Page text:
Going traitor: Avatar versus Imperialism

“How does it feel to betray your own race?” These are the infamous last words of the mercenary colonel Miles Quartrich, snarled at the hero Jake Sully in the final minutes of James Cameron’s Avatar; set a century and a half into the future and 25 trillion miles from our planet. But Sully and the tiny minority of humans who change sides to fight alongside the Na’vi people in the 3D sci-fi epic were far from being the only ones who became traitors.

In the here and now of Earth in 2010, in the darkness of thousands of movie theaters, though purely passively and for the brief period of two and a half hours, more than one hundred and fifty million people (so far) have enthusiastically betrayed their ‘own race’, cheering on in their hearts- and often out loud- the defensive war of the imaginary blue-skinned Na’vi of the planet Pandora against the predatory corporate, militaristic, and environmentally destructive forces of homo sapiens.

And how did that feel? It felt very good; even, apparently, for the millions of people in the USA who have watched the movie. Under the headline ‘Avatar: the most expensive piece of anti-American propaganda ever made’, Dr Nile Gardiner wrote in the Daily Telegraph, a British Conservative newspaper:

When I saw the movie last night in a packed theater, I was disturbed by the cheering from the audience towards the end when the humans – US soldiers fighting on behalf of an American corporation – were being wiped out by the Na’vi. Washington is one of the most liberal cities in America and you come to expect almost anything here – but still the roars of approval which greeted the on-screen killing of US military personnel were a shock to the system, especially at a time when the United States is engaged in a major war in Afghanistan.

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Windows Media Center Running on Windows 10

According to the Vice President of Windows and Devices Group, Gabriel Aul, Microsoft parted ways with WMC because of “decreased usage.” That actually left a lot of people scrambling for a way to keep WMC alive. Thanks to some dedicated users at the My Digital Life Forums, a quick download and a couple command scripts will get WMC running on your Windows 10 machine in a jiff. Here’s how to do it:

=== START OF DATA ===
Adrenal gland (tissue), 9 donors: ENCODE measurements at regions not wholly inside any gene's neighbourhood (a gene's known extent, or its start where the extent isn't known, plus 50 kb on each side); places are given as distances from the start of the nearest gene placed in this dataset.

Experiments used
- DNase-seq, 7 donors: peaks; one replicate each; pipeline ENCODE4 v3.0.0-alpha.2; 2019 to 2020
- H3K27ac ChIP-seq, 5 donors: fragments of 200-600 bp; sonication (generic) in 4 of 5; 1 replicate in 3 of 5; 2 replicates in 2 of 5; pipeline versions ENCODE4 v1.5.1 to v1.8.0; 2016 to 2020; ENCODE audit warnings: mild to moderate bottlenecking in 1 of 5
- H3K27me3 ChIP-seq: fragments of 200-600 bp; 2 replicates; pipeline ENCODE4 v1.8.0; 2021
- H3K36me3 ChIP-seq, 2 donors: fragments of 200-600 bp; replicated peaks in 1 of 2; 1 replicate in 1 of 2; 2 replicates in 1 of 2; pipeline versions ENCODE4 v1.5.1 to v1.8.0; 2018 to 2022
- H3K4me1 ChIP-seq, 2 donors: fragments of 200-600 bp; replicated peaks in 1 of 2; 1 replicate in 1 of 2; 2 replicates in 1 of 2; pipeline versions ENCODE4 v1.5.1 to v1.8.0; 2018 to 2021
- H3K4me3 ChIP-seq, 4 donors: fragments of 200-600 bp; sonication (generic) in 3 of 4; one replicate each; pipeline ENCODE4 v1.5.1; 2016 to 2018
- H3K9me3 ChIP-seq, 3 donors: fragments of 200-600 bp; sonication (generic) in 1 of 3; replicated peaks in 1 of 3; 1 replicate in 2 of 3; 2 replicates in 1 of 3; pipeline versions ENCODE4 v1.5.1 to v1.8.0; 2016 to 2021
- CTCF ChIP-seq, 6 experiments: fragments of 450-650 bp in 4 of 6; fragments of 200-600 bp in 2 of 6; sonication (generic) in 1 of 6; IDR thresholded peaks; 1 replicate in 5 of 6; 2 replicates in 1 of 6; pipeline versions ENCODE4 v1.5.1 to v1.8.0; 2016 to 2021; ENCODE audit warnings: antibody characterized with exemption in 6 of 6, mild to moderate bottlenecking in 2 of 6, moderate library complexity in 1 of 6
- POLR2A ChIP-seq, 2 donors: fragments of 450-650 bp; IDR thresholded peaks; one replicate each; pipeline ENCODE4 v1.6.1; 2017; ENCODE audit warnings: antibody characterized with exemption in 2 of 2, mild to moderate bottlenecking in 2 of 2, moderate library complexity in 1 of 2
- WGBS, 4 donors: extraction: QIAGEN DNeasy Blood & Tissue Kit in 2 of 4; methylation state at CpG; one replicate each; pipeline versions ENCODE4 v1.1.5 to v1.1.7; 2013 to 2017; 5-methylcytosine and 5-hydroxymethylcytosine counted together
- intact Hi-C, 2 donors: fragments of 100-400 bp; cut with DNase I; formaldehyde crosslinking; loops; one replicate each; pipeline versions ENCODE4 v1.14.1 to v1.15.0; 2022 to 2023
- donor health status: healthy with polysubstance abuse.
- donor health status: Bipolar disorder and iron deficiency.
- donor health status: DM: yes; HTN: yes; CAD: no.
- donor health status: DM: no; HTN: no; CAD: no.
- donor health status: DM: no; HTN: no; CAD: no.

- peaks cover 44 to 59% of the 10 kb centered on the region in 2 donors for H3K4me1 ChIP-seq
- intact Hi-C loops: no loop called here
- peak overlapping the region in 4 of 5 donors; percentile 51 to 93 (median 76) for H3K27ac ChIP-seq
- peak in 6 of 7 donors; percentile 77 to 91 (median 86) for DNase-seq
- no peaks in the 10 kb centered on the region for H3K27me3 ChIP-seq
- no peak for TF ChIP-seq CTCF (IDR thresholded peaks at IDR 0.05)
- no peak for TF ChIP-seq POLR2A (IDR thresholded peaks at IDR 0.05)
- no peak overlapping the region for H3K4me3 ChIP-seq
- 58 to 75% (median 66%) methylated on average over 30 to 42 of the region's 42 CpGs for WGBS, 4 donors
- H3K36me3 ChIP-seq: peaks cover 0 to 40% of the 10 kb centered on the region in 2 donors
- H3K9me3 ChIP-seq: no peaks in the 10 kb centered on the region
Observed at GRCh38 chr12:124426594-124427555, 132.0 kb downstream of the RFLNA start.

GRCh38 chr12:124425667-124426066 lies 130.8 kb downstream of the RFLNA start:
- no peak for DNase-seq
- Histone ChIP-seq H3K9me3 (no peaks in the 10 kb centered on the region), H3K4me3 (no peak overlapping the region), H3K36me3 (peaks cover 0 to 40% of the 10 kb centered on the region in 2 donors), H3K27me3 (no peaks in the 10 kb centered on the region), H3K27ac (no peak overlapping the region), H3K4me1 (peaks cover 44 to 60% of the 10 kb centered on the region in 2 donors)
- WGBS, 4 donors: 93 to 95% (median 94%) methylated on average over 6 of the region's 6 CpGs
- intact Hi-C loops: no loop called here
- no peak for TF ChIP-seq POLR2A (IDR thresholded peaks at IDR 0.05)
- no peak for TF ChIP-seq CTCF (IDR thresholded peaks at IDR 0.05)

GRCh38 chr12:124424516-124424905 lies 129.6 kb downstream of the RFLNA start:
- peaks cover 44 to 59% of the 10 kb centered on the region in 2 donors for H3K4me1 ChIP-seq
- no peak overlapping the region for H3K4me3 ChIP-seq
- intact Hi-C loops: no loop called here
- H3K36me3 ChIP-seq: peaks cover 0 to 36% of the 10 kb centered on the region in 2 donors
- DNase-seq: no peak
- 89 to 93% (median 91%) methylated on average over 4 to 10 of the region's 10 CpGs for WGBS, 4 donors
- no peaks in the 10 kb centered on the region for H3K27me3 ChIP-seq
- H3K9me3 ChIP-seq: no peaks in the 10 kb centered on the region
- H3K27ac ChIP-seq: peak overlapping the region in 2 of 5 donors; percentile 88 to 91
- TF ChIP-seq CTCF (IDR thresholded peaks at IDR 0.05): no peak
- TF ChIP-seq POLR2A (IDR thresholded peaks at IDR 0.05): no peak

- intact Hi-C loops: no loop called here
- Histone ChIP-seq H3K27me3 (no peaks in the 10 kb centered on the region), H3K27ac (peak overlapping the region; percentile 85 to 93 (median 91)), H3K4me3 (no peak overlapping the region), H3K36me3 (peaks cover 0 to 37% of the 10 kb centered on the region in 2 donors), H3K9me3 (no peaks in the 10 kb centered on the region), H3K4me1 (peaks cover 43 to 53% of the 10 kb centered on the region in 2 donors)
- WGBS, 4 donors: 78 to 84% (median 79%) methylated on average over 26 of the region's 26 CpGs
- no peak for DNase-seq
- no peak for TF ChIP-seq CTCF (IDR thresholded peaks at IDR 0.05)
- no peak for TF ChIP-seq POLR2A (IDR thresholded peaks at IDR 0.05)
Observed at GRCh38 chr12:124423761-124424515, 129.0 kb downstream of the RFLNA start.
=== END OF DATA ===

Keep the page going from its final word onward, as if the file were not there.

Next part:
• Download the WindowsMediaCenter_10.0.10134.0v2.1.rar file
  • Then, with 7-Zip, extract the folder to your main system drive and open it.
  • Right-click on the file _TestRights.cmd and select Run as administrator.
  • Then right-click on the file Installer.cmd and select Run as administrator. Press any key to exit the installer when it’s finished.
  • Make a quick Windows search for Media Center and it will be your top match, but you can also find it under Window Accessories in the Start menu. You should be able to run WMC normally from there.

Windows Media Center Running on Windows 10 was originally published on Something Different

Open Source Project killed by Drama

Simple Intro

I played Tremulous obsessively when it first came out. It was a really fun and unique game. However the drama caused by the community of both players and developers killed the game successes. The game originated as a Quake III mod however when the source code was released in 2005 many Quake III mods (Tremulous) became standalone games. The standalone version was released in 2006 and aside from third party mods adding features the game hasn’t really been updated since then. There was a 1.2 “beta Gameplay Preview” however in my opinion nothing of value was added. There is some hope for Tremulous however. Unvanquished is a fork of Tremulous that has received constant updates on the path towards a stable client. It uses and updated game engine called the daemon engine. This engine is a fork of OpenWolf engine with updated code from other quake based engines. New features are being added to the engine/game.


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How to Play Games with SafeDisc or SecureRom DRM on Windows 10

What Happened with SafeDisc?